This year’s much anticipated FRIGHT NIGHT features four bands on two stages, two full bars, an infamous costume contest that always leaves the entire town talking, a spectacular light show, a photo booth to capture the good times, food to keep you fueled all night, plus the entire Foundry, with its beautiful stone halls and high wood beam ceilings, festively decorated.

Headlining FRIGHT NIGHT is Zepparella, the San Francisco based all-female Led Zeppelin tribute band.  Zepparella brings the passion, the beauty, the aggression, and the musicality of Led Zeppelin alive.  Lead by drummer extraordinaire Clementine, the band is also comprised of singer Noelle Doughty, guitarist Gretchen Menn and bassist Angeline Saris. The musicianship of the group is top-notch and evident with their embrace of Led Zeppelin’s penchant for improvisation. Often performing in angelic white, their live shows are disarming, mesmerizing, and, well, rocking.  The band promises a special surprise for FRIGHT NIGHT this year.

photo credit hojji firemaker

Also performing are local favorites Achilles Wheel featuring Gary Campus, Paul Kamm, and Mark McCartney of the Deadbeats, bassist Shelby Snow and guitarist, singer songwriter Jonny Mojo Flores.  Their blend of psychedellic rock, blues and bluegrass is fresh, lively and will make you want to dance.  Members of Achilles Wheel have headlined The Oregon Country Fair, The Trinity Tribal Stomp, The Marin Summer Music Festival, and performed at other festivals including The High Sierra Music Festival and The Kate Wolfe Festival.  Performing alongside Achilles Wheel are the exotic and mesmerizing Troupe Al Ama belly dancers.   Everyone’s favorite party band Mt Whateverest, will rock the Osborn & Woods Hall with their “astro-noise-space-grunge direct from the foothills to your skull”, their words not ours!  Rounding out this bill is Persist To Rise, an accomplished four-piece metal band that wowed audiences at this year’s Battle of the Bands.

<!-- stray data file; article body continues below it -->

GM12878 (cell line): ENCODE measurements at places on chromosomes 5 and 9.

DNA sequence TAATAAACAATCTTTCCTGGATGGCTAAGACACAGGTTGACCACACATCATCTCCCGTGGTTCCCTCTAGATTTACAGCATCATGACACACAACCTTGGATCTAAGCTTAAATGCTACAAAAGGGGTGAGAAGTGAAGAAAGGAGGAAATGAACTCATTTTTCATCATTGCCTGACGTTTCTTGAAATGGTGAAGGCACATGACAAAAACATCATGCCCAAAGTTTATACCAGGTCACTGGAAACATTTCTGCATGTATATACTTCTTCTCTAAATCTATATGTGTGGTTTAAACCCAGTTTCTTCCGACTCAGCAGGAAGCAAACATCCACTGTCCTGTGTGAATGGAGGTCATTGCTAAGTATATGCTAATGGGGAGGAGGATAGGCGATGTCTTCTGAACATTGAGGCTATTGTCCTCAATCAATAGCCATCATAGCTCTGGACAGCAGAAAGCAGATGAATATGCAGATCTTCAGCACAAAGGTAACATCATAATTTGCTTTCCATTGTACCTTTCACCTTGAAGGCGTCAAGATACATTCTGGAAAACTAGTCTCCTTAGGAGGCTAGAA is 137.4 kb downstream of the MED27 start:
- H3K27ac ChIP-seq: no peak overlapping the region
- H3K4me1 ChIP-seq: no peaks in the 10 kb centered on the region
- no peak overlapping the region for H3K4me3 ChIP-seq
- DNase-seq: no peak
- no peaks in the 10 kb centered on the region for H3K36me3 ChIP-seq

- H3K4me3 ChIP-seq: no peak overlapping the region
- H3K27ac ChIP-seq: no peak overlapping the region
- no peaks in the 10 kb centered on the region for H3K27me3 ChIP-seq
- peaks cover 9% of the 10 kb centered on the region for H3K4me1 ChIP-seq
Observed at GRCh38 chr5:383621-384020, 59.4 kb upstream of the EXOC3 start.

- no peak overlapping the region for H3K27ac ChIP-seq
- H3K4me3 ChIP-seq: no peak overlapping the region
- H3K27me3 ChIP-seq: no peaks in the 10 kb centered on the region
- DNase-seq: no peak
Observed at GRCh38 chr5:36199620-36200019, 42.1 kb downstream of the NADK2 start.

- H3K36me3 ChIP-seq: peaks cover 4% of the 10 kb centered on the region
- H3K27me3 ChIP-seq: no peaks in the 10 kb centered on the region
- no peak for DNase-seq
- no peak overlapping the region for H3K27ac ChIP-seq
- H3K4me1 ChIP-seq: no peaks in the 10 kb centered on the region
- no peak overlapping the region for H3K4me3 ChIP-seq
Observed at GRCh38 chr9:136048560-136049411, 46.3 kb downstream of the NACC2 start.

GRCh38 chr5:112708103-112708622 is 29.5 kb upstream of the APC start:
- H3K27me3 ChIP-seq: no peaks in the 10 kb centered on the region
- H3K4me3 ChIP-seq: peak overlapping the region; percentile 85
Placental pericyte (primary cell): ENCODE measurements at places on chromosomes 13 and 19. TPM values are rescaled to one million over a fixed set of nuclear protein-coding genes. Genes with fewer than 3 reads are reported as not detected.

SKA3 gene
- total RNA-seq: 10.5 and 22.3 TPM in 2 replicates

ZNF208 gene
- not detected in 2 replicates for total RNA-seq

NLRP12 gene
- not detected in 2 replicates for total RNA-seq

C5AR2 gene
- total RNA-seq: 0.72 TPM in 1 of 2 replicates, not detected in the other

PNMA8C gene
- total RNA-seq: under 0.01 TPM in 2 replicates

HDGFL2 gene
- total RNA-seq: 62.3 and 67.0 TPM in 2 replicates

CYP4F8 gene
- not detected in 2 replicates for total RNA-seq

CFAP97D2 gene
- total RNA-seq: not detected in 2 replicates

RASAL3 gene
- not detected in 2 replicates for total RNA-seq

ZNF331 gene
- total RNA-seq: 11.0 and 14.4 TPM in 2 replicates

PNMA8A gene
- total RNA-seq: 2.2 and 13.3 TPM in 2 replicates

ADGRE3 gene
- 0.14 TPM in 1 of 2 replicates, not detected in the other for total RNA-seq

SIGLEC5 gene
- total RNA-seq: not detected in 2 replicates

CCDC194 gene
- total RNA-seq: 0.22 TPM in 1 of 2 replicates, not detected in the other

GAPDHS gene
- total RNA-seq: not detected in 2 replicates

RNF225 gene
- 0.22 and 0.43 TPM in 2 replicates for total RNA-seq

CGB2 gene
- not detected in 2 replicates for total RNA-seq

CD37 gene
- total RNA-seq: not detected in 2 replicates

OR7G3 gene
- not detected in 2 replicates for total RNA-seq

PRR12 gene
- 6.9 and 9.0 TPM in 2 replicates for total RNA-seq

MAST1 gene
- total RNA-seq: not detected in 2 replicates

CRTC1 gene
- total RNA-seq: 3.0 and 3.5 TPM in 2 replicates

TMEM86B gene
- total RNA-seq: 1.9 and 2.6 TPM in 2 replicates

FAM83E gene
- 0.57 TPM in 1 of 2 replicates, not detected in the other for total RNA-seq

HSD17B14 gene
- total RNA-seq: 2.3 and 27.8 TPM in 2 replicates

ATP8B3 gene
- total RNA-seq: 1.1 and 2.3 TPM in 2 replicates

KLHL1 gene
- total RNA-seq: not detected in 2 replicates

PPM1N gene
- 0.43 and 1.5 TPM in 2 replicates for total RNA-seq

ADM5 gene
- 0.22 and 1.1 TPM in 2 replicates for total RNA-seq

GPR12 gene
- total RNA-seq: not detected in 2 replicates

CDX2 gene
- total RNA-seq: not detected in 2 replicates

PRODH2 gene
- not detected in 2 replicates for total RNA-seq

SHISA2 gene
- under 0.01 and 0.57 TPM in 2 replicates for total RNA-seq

This local tradition dates back to 1978 when Bobby Angel coined the name and produced the first five FRIGHT NIGHT’s at the American Victorian Museum as a fundraiser for community radio station KVMR.  Those first years are something of legend with elaborate set designs by Kitty and TJ Meekins, out of this world costumes, and a who’s who of local musicians performing.  The first Fright Night was $2 with costume; simulcast live on KVMR and featured Mighty Dread, Harry Harpoon and the House Wreckers, plus a special appearance by the Phantom of the Opera.

Thirty-four years later, FRIGHT NIGHT has gone through many producers including artists and visionaries David Osborn and Charles Woods, KVMR, Foothill Theatre Company and it is now considered one of the Miners Foundry’s largest annual fundraiser.  Expect an epic dance party, sensational costumes and theatrics, and a night you won’t forget.

KNOW & GO

What: FRIGHT NIGHT
Who: Zepparella, Achilles Wheel, Persist to Rise and Mt Whateverest
When: Saturday, October 27, Doors 8pm
Where: Miners Foundry, 325 Spring Street, Nevada City, CA
Tickets: $20 adv/$25 door, available at BriarPatch Co-op, Nevada City Box Office and online at www.nevadacityboxoffice.org.
For more information call 530 265 5040 or go to www.minersfoundry.org